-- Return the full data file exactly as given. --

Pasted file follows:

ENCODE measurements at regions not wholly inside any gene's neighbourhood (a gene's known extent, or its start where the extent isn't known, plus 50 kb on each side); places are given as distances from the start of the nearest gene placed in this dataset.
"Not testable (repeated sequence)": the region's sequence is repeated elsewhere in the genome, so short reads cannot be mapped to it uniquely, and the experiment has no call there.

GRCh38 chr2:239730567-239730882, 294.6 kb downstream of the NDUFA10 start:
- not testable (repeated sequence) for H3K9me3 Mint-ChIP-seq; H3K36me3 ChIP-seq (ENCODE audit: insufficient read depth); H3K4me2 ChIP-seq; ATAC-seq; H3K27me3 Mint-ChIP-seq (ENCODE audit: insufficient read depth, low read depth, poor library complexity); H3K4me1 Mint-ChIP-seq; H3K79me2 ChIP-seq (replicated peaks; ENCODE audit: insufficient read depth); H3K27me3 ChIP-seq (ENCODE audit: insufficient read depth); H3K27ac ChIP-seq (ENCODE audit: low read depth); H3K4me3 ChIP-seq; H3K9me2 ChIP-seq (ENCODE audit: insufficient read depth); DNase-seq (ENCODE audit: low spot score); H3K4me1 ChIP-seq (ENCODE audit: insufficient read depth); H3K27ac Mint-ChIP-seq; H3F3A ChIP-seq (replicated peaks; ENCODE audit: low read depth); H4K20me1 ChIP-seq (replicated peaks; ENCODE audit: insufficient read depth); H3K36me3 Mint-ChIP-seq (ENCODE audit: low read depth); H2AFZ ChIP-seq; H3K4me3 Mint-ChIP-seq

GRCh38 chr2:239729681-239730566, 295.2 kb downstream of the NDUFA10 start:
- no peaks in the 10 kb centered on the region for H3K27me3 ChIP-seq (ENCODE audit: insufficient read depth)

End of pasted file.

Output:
ENCODE measurements at regions not wholly inside any gene's neighbourhood (a gene's known extent, or its start where the extent isn't known, plus 50 kb on each side); places are given as distances from the start of the nearest gene placed in this dataset.
"Not testable (repeated sequence)": the region's sequence is repeated elsewhere in the genome, so short reads cannot be mapped to it uniquely, and the experiment has no call there.

GRCh38 chr2:239730567-239730882, 294.6 kb downstream of the NDUFA10 start:
- not testable (repeated sequence) for H3K9me3 Mint-ChIP-seq; H3K36me3 ChIP-seq (ENCODE audit: insufficient read depth); H3K4me2 ChIP-seq; ATAC-seq; H3K27me3 Mint-ChIP-seq (ENCODE audit: insufficient read depth, low read depth, poor library complexity); H3K4me1 Mint-ChIP-seq; H3K79me2 ChIP-seq (replicated peaks; ENCODE audit: insufficient read depth); H3K27me3 ChIP-seq (ENCODE audit: insufficient read depth); H3K27ac ChIP-seq (ENCODE audit: low read depth); H3K4me3 ChIP-seq; H3K9me2 ChIP-seq (ENCODE audit: insufficient read depth); DNase-seq (ENCODE audit: low spot score); H3K4me1 ChIP-seq (ENCODE audit: insufficient read depth); H3K27ac Mint-ChIP-seq; H3F3A ChIP-seq (replicated peaks; ENCODE audit: low read depth); H4K20me1 ChIP-seq (replicated peaks; ENCODE audit: insufficient read depth); H3K36me3 Mint-ChIP-seq (ENCODE audit: low read depth); H2AFZ ChIP-seq; H3K4me3 Mint-ChIP-seq

GRCh38 chr2:239729681-239730566, 295.2 kb downstream of the NDUFA10 start:
- no peaks in the 10 kb centered on the region for H3K27me3 ChIP-seq (ENCODE audit: insufficient read depth)